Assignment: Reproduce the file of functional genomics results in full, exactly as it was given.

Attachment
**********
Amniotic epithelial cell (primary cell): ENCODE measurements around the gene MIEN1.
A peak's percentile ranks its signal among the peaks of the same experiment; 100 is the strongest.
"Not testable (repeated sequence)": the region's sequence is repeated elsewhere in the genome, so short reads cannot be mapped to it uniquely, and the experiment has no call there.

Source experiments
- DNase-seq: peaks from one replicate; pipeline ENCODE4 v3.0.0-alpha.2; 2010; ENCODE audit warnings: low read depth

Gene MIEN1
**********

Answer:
Amniotic epithelial cell (primary cell): ENCODE measurements around the gene MIEN1.
A peak's percentile ranks its signal among the peaks of the same experiment; 100 is the strongest.
"Not testable (repeated sequence)": the region's sequence is repeated elsewhere in the genome, so short reads cannot be mapped to it uniquely, and the experiment has no call there.

Source experiments
- DNase-seq: peaks from one replicate; pipeline ENCODE4 v3.0.0-alpha.2; 2010; ENCODE audit warnings: low read depth

Gene MIEN1